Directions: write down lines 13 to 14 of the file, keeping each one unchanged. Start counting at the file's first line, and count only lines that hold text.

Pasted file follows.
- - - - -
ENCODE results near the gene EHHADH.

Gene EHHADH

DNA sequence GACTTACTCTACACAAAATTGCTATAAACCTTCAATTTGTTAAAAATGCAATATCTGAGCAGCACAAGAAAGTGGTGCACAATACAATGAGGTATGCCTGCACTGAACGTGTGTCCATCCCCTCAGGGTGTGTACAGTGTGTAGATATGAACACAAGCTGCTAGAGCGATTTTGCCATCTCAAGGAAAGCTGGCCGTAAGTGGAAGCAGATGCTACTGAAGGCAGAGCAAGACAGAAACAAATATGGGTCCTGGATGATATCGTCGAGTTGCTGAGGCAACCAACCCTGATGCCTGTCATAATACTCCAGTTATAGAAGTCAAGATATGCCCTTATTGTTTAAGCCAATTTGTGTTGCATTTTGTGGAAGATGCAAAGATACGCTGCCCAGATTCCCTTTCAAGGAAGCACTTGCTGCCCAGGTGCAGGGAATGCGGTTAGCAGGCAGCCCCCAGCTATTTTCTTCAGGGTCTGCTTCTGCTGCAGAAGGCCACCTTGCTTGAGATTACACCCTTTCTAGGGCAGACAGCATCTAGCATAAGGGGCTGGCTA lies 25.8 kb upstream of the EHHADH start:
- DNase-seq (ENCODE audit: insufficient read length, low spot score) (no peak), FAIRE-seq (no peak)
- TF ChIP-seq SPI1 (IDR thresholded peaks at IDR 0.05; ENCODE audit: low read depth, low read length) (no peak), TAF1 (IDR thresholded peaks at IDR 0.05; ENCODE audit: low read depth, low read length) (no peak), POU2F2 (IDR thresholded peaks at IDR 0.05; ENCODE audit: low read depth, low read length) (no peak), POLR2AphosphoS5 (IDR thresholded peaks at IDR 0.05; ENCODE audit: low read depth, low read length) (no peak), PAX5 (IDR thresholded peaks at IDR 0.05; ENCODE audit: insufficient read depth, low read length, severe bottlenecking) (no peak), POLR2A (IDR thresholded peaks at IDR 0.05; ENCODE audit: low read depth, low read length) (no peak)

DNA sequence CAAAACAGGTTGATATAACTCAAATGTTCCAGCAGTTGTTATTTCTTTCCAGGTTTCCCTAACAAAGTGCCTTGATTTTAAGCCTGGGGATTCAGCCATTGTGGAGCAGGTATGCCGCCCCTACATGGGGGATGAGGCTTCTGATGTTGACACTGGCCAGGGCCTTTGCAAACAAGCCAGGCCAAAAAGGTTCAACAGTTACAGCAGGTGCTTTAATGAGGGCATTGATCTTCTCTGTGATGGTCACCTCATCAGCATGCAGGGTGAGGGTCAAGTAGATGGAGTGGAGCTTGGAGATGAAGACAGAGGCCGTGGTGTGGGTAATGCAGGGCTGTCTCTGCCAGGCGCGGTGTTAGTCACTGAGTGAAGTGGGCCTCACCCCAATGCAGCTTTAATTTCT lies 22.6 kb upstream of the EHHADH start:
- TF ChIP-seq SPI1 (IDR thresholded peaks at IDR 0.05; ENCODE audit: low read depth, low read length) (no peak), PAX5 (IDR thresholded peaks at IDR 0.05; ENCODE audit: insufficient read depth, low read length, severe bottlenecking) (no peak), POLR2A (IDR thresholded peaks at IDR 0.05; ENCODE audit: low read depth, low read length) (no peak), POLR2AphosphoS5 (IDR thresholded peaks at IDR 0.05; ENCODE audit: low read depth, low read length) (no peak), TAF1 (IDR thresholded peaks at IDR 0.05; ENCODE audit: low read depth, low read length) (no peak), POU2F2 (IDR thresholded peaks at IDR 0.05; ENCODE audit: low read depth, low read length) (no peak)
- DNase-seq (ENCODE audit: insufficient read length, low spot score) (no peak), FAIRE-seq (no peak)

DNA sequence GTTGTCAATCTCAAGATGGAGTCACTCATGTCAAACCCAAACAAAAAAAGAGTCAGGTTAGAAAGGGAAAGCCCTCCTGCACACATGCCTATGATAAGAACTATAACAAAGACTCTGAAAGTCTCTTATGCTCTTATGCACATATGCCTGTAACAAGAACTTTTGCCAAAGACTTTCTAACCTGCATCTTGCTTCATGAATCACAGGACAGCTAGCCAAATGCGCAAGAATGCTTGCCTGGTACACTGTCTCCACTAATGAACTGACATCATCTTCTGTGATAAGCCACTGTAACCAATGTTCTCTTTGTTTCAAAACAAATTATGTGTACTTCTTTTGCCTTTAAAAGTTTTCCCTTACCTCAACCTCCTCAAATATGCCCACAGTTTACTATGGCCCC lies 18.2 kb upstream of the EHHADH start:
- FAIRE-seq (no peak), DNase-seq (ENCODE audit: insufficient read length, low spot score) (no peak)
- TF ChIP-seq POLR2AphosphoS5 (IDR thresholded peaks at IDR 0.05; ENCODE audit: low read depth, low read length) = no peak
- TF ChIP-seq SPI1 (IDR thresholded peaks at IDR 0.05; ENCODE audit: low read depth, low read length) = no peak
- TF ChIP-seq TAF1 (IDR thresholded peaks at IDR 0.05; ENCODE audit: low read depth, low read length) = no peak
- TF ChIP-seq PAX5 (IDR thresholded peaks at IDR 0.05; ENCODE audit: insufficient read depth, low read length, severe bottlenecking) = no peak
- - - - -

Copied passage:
- TF ChIP-seq TAF1 (IDR thresholded peaks at IDR 0.05; ENCODE audit: low read depth, low read length) = no peak
- TF ChIP-seq PAX5 (IDR thresholded peaks at IDR 0.05; ENCODE audit: insufficient read depth, low read length, severe bottlenecking) = no peak